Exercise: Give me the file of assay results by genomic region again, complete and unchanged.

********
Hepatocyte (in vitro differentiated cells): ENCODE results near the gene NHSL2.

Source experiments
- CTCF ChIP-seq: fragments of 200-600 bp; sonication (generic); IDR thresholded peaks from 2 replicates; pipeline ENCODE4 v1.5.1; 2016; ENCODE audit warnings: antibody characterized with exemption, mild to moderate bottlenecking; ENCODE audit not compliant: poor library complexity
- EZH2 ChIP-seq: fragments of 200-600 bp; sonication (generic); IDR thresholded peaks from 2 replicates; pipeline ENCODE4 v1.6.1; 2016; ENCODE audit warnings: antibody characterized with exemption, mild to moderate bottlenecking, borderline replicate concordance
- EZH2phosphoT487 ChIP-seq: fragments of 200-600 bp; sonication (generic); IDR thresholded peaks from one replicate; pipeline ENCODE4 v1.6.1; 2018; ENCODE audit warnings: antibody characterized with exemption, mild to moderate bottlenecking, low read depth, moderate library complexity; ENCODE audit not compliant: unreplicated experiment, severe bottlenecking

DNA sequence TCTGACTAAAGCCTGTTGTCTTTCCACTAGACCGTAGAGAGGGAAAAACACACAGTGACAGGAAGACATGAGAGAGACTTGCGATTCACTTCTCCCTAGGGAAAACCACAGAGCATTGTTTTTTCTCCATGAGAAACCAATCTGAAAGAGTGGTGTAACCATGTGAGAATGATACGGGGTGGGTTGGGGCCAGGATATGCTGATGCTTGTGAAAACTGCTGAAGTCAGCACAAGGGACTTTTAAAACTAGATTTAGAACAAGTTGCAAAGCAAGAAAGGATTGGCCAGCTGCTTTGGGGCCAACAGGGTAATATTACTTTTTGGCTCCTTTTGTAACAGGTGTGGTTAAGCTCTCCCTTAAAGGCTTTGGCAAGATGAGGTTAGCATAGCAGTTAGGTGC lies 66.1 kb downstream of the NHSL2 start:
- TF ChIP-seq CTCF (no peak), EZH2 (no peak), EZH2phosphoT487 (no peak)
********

Hepatocyte (in vitro differentiated cells): ENCODE results near the gene NHSL2.

Source experiments
- CTCF ChIP-seq: fragments of 200-600 bp; sonication (generic); IDR thresholded peaks from 2 replicates; pipeline ENCODE4 v1.5.1; 2016; ENCODE audit warnings: antibody characterized with exemption, mild to moderate bottlenecking; ENCODE audit not compliant: poor library complexity
- EZH2 ChIP-seq: fragments of 200-600 bp; sonication (generic); IDR thresholded peaks from 2 replicates; pipeline ENCODE4 v1.6.1; 2016; ENCODE audit warnings: antibody characterized with exemption, mild to moderate bottlenecking, borderline replicate concordance
- EZH2phosphoT487 ChIP-seq: fragments of 200-600 bp; sonication (generic); IDR thresholded peaks from one replicate; pipeline ENCODE4 v1.6.1; 2018; ENCODE audit warnings: antibody characterized with exemption, mild to moderate bottlenecking, low read depth, moderate library complexity; ENCODE audit not compliant: unreplicated experiment, severe bottlenecking

DNA sequence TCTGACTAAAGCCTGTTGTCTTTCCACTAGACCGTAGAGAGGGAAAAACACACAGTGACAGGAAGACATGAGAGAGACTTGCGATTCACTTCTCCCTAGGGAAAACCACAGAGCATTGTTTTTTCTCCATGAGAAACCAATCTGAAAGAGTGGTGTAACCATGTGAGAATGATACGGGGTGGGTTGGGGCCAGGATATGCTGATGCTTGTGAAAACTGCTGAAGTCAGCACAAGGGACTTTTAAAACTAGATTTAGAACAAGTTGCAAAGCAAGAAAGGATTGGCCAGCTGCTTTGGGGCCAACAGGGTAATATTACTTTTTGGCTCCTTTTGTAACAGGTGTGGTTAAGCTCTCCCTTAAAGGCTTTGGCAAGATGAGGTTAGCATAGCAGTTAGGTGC lies 66.1 kb downstream of the NHSL2 start:
- TF ChIP-seq CTCF (no peak), EZH2 (no peak), EZH2phosphoT487 (no peak)